Online gambling operator LeoVegas has agreed to pay a £600,000 penalty package following a Gambling Commission (UKGC) investigation which revealed failings relating to misleading advertising and the handling of customers at the end of their self-exclusion period.
The UKGC investigation found that 41 website advertisements by them or their affiliates misled consumers by failing to include significant offer limitations, or had failed to present those limitations clearly enough.
In addition a total of 11,205 customers who had elected to self-exclude themselves from the company’s website did not have their account balances returned to them on the closure of their respective accounts.
1,894 customers who reached the end of their self-exclusion period had received marketing materials from LeoVegas without first confirming their acceptance of it, while a further 413 customers who had also reached the end of their self-exclusion period were able to access their accounts and gamble, without speaking to those customers first or applying a 24-hour cooling off period.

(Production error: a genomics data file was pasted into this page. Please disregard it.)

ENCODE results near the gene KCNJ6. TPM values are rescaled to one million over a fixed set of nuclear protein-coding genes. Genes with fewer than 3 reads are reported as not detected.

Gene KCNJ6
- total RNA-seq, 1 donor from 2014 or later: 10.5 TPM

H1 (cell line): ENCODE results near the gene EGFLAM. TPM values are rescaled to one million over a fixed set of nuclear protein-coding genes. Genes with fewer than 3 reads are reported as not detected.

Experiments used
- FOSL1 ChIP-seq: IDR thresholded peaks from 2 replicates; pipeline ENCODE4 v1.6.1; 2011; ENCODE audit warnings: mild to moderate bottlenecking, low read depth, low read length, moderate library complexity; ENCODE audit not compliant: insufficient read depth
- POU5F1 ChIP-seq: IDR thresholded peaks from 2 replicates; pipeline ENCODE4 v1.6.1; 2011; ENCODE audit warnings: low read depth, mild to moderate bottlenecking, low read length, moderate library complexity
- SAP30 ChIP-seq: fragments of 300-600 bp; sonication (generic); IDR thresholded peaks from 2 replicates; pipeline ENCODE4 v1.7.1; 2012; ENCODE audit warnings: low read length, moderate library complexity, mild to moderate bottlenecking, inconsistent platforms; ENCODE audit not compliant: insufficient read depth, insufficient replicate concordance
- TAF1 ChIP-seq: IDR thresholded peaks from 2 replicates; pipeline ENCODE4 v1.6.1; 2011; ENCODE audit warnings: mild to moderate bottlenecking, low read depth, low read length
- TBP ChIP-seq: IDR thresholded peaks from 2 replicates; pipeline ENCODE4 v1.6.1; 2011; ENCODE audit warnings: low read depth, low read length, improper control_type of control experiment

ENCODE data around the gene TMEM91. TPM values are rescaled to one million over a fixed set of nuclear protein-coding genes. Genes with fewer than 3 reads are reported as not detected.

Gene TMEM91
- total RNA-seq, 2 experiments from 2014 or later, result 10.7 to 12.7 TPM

LeoVegas have agreed to pay a £600,000 penalty package, divest all funds held in its self-excluded accounts either by returning them directly to affected players or making payments to socially responsible causes and have agreed to make a payment of £13,000 towards the commission’s investigation costs.
Responding to the identified breaches, LeoVegas have closed all affected accounts and have implemented procedures to process the return of account balances within 48 hours of a self-exclusion.
In addition, every quarter it will also reconcile any account balances which could not be returned, or which are under £1.00, and make a donation of the equivalent amount to charities for socially responsible causes.
Detailing the investigation’s findings, Neil McArthur, the Gambling Commission’s Chief Executive said: “The outcome of this case should leave no one in any doubt that we will be tough with licence holders who mislead consumers or fail to meet the standards we set in our licence conditions and codes of practice.”
“We want operators to learn the lessons from our investigations and use those lessons to raise standards.”